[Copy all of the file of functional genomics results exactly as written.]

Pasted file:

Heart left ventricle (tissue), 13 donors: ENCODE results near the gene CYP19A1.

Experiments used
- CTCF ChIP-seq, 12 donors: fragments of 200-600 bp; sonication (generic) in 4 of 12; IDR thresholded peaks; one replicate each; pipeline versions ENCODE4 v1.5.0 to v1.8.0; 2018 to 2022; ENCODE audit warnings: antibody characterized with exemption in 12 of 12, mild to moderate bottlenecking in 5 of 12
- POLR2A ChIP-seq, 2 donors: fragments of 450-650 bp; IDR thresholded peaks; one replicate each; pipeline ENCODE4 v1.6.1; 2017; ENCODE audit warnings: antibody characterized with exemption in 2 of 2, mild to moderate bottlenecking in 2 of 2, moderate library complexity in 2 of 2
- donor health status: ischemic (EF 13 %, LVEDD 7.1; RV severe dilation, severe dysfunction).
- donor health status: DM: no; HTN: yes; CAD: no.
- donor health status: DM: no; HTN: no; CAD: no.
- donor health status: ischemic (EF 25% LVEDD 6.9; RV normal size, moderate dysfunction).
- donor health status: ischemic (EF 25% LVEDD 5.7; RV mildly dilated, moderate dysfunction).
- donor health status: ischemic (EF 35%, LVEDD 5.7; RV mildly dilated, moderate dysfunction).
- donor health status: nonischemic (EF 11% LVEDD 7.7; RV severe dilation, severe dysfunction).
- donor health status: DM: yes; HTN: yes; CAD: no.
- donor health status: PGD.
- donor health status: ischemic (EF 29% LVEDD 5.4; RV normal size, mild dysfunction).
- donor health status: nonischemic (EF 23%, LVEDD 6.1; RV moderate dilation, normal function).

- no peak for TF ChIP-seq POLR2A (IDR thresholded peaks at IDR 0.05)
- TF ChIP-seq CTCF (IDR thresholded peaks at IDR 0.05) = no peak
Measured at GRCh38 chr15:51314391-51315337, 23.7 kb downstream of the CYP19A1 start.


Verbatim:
Heart left ventricle (tissue), 13 donors: ENCODE results near the gene CYP19A1.

Experiments used
- CTCF ChIP-seq, 12 donors: fragments of 200-600 bp; sonication (generic) in 4 of 12; IDR thresholded peaks; one replicate each; pipeline versions ENCODE4 v1.5.0 to v1.8.0; 2018 to 2022; ENCODE audit warnings: antibody characterized with exemption in 12 of 12, mild to moderate bottlenecking in 5 of 12
- POLR2A ChIP-seq, 2 donors: fragments of 450-650 bp; IDR thresholded peaks; one replicate each; pipeline ENCODE4 v1.6.1; 2017; ENCODE audit warnings: antibody characterized with exemption in 2 of 2, mild to moderate bottlenecking in 2 of 2, moderate library complexity in 2 of 2
- donor health status: ischemic (EF 13 %, LVEDD 7.1; RV severe dilation, severe dysfunction).
- donor health status: DM: no; HTN: yes; CAD: no.
- donor health status: DM: no; HTN: no; CAD: no.
- donor health status: ischemic (EF 25% LVEDD 6.9; RV normal size, moderate dysfunction).
- donor health status: ischemic (EF 25% LVEDD 5.7; RV mildly dilated, moderate dysfunction).
- donor health status: ischemic (EF 35%, LVEDD 5.7; RV mildly dilated, moderate dysfunction).
- donor health status: nonischemic (EF 11% LVEDD 7.7; RV severe dilation, severe dysfunction).
- donor health status: DM: yes; HTN: yes; CAD: no.
- donor health status: PGD.
- donor health status: ischemic (EF 29% LVEDD 5.4; RV normal size, mild dysfunction).
- donor health status: nonischemic (EF 23%, LVEDD 6.1; RV moderate dilation, normal function).

- no peak for TF ChIP-seq POLR2A (IDR thresholded peaks at IDR 0.05)
- TF ChIP-seq CTCF (IDR thresholded peaks at IDR 0.05) = no peak
Measured at GRCh38 chr15:51314391-51315337, 23.7 kb downstream of the CYP19A1 start.